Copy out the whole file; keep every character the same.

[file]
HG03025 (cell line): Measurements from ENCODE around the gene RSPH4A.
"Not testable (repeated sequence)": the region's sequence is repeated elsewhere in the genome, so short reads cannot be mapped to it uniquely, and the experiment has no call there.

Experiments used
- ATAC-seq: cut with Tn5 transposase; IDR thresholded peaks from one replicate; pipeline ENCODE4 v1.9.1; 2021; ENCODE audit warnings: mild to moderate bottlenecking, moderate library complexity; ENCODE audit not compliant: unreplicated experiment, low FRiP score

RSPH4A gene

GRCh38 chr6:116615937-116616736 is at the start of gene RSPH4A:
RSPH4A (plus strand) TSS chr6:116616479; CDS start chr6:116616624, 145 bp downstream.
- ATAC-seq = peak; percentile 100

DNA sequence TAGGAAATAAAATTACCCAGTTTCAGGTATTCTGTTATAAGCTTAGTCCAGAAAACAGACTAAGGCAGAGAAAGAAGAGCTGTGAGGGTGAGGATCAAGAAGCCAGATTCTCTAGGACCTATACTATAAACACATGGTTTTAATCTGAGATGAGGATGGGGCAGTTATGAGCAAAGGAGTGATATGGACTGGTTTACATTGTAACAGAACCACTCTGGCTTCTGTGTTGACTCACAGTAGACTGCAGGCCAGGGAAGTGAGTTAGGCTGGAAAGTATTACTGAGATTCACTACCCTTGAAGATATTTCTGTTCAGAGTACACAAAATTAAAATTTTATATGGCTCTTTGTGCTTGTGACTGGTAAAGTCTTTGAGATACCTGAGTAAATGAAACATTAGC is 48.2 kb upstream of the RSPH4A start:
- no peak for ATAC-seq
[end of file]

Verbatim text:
HG03025 (cell line): Measurements from ENCODE around the gene RSPH4A.
"Not testable (repeated sequence)": the region's sequence is repeated elsewhere in the genome, so short reads cannot be mapped to it uniquely, and the experiment has no call there.

Experiments used
- ATAC-seq: cut with Tn5 transposase; IDR thresholded peaks from one replicate; pipeline ENCODE4 v1.9.1; 2021; ENCODE audit warnings: mild to moderate bottlenecking, moderate library complexity; ENCODE audit not compliant: unreplicated experiment, low FRiP score

RSPH4A gene

GRCh38 chr6:116615937-116616736 is at the start of gene RSPH4A:
RSPH4A (plus strand) TSS chr6:116616479; CDS start chr6:116616624, 145 bp downstream.
- ATAC-seq = peak; percentile 100

DNA sequence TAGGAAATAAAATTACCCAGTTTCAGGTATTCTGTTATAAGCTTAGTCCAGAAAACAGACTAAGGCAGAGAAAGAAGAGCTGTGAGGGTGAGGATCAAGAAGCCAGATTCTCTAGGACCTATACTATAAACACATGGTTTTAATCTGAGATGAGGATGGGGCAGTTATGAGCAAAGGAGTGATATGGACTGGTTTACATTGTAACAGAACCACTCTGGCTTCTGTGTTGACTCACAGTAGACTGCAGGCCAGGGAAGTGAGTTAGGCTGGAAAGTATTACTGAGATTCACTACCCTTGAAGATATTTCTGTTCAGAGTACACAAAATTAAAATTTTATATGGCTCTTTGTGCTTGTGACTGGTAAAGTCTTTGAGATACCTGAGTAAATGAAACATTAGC is 48.2 kb upstream of the RSPH4A start:
- no peak for ATAC-seq